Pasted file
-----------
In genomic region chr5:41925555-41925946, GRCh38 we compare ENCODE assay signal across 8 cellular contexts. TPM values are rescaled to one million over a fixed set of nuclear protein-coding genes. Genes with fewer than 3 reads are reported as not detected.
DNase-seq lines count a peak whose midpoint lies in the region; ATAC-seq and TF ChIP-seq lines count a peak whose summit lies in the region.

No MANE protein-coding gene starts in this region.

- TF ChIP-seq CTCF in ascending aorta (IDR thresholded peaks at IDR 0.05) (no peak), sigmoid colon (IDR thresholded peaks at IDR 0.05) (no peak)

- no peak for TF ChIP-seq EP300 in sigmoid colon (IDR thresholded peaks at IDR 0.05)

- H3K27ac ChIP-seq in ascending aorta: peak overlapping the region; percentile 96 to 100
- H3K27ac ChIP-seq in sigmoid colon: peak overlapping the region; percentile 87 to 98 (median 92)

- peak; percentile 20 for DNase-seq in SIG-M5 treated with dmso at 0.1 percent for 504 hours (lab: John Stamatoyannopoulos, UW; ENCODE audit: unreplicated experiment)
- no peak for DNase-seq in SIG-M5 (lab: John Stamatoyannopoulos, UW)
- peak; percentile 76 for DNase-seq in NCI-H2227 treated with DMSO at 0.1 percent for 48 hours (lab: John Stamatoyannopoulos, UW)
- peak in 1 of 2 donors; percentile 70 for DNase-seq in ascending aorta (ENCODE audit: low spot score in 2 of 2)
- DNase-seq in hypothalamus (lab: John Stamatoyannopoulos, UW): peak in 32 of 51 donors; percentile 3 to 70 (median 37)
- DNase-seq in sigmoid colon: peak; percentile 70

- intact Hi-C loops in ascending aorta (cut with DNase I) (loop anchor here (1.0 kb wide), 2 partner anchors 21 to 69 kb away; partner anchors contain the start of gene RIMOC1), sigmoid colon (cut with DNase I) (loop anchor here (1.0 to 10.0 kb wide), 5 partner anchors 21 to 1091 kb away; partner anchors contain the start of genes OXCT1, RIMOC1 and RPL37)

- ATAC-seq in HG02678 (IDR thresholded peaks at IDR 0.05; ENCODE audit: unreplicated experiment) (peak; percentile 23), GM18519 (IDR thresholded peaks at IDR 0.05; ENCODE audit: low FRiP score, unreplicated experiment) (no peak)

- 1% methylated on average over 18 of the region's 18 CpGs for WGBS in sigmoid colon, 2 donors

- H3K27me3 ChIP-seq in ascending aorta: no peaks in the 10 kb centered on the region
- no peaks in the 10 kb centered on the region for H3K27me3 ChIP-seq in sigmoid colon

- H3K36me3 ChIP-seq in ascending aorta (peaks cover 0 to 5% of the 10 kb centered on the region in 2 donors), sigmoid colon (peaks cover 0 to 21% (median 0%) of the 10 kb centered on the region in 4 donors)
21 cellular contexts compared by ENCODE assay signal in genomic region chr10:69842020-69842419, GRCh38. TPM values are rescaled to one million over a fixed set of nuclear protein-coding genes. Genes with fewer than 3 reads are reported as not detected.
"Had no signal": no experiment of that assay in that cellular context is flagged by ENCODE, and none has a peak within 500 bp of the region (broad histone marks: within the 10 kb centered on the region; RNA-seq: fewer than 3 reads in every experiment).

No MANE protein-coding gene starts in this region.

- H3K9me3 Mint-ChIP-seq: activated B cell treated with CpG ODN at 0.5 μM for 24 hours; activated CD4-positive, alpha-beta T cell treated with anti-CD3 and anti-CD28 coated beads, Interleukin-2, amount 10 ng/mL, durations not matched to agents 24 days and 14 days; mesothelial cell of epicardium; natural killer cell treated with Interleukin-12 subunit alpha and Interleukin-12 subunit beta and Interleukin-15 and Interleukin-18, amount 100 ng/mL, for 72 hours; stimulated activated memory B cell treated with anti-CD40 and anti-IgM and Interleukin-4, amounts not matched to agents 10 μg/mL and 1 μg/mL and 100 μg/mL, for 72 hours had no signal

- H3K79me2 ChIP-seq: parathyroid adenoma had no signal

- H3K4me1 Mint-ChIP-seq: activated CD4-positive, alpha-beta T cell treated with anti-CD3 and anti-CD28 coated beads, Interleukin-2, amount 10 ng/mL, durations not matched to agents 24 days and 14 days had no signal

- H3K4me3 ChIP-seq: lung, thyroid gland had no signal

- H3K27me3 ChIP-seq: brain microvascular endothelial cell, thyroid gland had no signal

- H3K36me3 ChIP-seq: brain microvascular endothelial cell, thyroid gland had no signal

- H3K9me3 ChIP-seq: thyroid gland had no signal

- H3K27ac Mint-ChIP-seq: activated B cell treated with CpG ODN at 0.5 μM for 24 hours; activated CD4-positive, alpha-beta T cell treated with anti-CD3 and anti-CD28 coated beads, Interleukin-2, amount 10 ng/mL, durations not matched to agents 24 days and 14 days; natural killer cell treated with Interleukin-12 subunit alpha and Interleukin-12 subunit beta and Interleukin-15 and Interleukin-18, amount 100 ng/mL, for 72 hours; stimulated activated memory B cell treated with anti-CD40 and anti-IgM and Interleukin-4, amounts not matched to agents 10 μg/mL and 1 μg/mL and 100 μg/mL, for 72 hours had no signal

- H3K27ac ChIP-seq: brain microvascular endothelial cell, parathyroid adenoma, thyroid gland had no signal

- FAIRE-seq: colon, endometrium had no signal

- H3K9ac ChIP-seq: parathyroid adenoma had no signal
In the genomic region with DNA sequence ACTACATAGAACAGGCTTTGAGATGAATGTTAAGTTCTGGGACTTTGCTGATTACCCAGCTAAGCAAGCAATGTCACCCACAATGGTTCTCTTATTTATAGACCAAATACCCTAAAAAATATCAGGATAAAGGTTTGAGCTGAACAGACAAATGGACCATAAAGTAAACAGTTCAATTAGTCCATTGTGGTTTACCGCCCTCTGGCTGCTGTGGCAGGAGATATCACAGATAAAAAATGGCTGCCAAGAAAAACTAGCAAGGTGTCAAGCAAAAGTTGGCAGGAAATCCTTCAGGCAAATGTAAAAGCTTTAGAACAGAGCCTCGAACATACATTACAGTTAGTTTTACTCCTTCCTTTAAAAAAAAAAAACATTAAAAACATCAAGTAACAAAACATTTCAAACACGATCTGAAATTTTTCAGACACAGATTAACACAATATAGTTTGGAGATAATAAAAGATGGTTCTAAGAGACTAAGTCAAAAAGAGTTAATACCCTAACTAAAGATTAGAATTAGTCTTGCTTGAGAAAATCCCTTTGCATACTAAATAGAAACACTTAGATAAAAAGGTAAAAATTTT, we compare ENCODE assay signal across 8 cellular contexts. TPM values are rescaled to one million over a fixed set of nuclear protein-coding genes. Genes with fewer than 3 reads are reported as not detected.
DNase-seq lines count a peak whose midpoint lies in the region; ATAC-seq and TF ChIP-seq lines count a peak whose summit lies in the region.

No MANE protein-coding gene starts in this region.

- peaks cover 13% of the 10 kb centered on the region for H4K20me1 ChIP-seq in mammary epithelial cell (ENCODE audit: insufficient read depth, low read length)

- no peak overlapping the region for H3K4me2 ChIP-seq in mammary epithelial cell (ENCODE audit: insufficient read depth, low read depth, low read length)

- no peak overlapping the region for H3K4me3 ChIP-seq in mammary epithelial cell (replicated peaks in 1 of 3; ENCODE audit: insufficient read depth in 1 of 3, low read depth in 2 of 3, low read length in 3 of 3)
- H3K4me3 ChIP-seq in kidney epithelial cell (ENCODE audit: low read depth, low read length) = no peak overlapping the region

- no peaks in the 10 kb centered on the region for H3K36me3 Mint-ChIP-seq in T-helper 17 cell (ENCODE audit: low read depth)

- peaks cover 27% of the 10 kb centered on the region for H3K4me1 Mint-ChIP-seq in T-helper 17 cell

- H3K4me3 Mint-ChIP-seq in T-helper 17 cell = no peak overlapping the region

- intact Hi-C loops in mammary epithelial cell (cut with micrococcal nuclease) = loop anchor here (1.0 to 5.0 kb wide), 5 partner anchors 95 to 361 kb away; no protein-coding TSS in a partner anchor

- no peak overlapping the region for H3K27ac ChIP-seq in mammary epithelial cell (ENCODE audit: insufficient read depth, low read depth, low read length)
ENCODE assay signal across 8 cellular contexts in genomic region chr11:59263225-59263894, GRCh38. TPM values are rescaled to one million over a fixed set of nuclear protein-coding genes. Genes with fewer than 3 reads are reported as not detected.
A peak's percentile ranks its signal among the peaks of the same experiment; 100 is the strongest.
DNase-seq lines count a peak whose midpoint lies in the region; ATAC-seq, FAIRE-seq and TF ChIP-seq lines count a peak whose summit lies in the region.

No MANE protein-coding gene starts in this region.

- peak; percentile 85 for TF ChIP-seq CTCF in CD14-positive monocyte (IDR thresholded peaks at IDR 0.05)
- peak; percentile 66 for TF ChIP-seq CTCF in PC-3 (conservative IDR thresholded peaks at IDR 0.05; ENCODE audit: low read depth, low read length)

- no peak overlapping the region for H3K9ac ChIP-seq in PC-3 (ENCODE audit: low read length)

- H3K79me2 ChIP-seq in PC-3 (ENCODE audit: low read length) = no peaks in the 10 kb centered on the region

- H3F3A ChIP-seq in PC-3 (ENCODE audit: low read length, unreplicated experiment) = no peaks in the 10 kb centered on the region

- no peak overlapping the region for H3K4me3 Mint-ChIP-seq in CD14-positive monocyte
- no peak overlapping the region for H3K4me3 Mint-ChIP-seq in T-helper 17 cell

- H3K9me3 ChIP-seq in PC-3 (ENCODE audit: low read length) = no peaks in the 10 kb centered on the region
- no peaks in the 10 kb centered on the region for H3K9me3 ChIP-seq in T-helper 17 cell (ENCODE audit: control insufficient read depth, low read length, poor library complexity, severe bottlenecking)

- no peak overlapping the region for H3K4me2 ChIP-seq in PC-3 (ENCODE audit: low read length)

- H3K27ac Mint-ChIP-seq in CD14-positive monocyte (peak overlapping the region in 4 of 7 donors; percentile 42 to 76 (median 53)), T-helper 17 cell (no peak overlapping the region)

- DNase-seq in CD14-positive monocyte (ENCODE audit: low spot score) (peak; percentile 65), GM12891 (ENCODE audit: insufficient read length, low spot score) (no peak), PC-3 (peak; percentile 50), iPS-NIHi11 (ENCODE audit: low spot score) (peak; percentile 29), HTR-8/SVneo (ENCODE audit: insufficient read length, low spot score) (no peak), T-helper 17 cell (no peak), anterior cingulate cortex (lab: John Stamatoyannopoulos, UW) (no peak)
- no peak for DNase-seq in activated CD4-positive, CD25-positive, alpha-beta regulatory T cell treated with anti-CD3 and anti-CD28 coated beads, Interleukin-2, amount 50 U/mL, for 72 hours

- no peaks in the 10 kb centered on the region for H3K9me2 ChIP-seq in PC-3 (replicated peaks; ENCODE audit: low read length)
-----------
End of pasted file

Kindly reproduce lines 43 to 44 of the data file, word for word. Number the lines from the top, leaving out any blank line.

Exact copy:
- H3K4me3 Mint-ChIP-seq in T-helper 17 cell = no peak overlapping the region

- intact Hi-C loops in mammary epithelial cell (cut with micrococcal nuclease) = loop anchor here (1.0 to 5.0 kb wide), 5 partner anchors 95 to 361 kb away; no protein-coding TSS in a partner anchor